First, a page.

Ohio boasts more LEED-certified public schools than any other state, with 100 since December and hundreds more currently in the certification process.
Since 2007, the Ohio School Facilities Commission (OSFC) has required the design of each school building it funds to at least seek LEED Silver certification, with the goal of achieving Gold. Of the 100 certifications, 44 schools have exceeded LEED Silver, earning LEED Gold or Platinum. Notable LEED-certified schools in Ohio include London Middle School of the London City School District, which was the first LEED Platinum school in the state and features a 40% reduction in water usage and 42% energy savings.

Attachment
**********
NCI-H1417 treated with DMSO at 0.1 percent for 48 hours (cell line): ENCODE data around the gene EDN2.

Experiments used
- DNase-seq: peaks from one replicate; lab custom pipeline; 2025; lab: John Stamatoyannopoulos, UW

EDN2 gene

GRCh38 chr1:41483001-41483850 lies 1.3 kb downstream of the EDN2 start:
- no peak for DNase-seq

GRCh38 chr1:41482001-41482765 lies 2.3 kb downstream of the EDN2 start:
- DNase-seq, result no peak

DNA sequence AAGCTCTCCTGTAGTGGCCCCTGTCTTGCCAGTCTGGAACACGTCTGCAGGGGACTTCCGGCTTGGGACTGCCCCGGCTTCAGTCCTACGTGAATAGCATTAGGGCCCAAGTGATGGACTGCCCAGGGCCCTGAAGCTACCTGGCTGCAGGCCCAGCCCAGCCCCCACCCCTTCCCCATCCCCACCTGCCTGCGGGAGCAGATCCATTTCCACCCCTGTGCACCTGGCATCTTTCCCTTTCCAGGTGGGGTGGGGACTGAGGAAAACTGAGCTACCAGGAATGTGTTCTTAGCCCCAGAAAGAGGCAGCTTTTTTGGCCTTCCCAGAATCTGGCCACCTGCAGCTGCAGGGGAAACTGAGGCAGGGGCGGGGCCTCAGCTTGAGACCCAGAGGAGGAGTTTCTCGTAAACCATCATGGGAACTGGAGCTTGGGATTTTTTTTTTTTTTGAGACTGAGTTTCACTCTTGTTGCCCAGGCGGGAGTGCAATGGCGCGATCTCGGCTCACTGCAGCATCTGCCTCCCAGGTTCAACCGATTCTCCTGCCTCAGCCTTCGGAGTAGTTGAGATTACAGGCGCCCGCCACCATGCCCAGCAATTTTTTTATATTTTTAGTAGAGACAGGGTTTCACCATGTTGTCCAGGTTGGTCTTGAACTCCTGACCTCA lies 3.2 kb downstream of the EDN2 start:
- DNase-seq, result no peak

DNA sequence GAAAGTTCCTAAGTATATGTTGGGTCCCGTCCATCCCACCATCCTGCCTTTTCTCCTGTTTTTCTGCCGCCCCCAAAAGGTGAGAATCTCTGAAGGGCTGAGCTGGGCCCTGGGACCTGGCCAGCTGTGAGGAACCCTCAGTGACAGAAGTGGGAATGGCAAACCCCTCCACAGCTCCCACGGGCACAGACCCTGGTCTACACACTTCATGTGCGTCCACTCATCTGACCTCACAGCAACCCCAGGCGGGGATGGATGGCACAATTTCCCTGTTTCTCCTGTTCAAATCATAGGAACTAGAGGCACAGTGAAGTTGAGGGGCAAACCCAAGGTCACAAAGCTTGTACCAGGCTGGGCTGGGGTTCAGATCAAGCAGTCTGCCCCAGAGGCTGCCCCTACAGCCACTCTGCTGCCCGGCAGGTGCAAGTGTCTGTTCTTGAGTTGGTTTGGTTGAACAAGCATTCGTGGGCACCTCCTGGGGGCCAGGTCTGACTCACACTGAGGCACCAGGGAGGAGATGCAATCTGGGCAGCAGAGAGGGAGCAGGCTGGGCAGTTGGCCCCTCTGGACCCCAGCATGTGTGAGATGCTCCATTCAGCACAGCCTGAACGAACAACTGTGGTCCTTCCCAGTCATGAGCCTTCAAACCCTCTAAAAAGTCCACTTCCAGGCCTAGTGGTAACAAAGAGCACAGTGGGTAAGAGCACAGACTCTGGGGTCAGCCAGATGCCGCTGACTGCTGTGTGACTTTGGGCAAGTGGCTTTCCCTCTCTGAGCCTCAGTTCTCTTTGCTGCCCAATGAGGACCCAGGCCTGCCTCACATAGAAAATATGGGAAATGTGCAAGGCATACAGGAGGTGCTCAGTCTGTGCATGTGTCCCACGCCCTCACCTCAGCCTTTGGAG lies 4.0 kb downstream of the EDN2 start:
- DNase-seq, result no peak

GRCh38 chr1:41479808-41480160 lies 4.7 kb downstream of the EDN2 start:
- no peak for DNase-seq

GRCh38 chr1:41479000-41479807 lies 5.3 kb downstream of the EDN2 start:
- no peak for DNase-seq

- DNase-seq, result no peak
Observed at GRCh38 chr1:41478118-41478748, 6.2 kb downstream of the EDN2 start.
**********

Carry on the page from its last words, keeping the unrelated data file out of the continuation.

Sustainable educational facilities are in demand throughout the United States. A recently released independent national survey from the Center for Green Schools at USGBC and United Technologies Corp. revealed that three out of four Americans are supportive of green schools and 90% of Americans think it is important to improve public school buildings.
According to USGBC, the use of LEED has had a positive economic impact on Ohio and surrounding states. All OSFC projects using LEED encourage the use of products and materials that are harvested, manufactured, and/or produced within a 500-mile radius of the project, supporting nearby economies. On average, nearly 35% of building materials for these schools was procured from regional sources, and 22% of the schools’ building materials contain recycled content. The 100 schools have also diverted more than 188,114 tons and 57,565 cubic yards of construction waste from Ohio landfills.